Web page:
Itching -- and similar skin and coat problems -- are among the most common complaints heard in veterinary clinics. Most often, allergies are the underlying cause.
The suffering animal will lick, scratch, bite and rub the itchy spot raw, which can lead to other problems like bacterial infections through open sores. Cats and dogs may also give themselves bald spots by tearing out their fur [source: Bren]. Parasites such as fleas, ticks and mites can also penetrate the skin barrier, causing itchy raised bumps, scabs and flaky skin. While food allergies often show up in skin-related symptoms, deficiencies in your pet's diet can also harm the animal's skin and the sheen of its coat.
The weather also can be a factor. Spring and summer bring the greatest concentrations of pests and airborne allergens. In winter, the cold weather outdoors and the dry air brought by heating systems indoors have a harsh impact on animals' skin [source; Foster and Smith]. If your pet is used to a certain temperature and humidity, traveling to a different climate zone can dramatically affect the health of its skin and coat.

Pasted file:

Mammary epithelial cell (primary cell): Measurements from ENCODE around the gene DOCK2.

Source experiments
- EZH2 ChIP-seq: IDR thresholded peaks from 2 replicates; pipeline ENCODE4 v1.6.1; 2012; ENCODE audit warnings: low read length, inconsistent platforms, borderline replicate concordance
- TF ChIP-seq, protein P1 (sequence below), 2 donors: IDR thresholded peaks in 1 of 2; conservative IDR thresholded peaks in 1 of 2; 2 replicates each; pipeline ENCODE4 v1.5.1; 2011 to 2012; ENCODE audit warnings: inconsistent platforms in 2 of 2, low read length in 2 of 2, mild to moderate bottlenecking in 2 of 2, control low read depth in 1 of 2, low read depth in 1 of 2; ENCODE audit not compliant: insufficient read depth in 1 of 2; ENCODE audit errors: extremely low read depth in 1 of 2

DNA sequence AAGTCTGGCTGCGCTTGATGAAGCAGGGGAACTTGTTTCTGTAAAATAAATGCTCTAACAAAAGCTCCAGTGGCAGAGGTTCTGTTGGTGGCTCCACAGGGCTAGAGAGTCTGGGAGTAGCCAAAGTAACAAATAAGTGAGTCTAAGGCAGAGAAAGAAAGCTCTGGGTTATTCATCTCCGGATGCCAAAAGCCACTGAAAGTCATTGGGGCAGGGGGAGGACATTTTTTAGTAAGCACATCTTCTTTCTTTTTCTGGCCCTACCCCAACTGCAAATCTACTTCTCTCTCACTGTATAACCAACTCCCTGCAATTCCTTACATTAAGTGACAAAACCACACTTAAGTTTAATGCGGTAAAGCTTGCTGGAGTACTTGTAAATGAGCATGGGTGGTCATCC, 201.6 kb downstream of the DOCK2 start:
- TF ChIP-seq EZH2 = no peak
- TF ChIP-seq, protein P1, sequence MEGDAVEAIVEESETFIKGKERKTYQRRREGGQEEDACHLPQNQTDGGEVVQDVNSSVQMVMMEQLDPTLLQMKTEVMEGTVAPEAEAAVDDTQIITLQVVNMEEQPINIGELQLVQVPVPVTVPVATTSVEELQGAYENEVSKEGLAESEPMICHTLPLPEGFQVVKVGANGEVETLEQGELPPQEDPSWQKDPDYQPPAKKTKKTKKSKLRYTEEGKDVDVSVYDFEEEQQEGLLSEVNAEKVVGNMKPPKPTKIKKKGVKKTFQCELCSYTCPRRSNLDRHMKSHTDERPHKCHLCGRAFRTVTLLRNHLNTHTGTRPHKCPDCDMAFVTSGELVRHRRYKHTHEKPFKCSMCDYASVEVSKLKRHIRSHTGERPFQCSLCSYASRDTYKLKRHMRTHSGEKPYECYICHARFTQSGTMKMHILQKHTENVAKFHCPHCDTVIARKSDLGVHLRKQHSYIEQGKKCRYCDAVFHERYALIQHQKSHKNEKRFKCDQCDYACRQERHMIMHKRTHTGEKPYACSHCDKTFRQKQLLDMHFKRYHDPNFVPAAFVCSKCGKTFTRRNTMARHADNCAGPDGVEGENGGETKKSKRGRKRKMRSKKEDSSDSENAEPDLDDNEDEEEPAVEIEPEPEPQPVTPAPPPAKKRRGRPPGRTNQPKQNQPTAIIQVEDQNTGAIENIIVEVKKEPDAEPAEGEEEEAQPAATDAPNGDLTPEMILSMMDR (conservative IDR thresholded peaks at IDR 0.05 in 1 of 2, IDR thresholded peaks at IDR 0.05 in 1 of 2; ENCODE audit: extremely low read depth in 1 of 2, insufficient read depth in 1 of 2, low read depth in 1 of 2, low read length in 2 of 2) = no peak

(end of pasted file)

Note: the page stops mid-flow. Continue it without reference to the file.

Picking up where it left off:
Since pet skin conditions often have more than one underlying cause, a proper diagnosis can become complicated. Vets commonly shave a small area of the animal's fur, scrape the top layers of skin, and examine the sample under a microscope for evidence of parasites or fungal infections [source: Hinsch]. Any secondary infections should be treated before addressing the root cause of the distress.
Paying attention to an animal's diet can improve its health. Holistic veterinarians sometimes recommend supplementing canine and feline diets with fish oil, which contains essential fatty acids that nourish the skin and coat [source: Siegler].
Vets prescribe a wide range of treatments for moderate to severe itching, including topical drugs and shampoos, steroids and antibiotics. If traveling brings the misery of dermatitis to your pet, be sure to address both the irritating symptoms and the actual cause.
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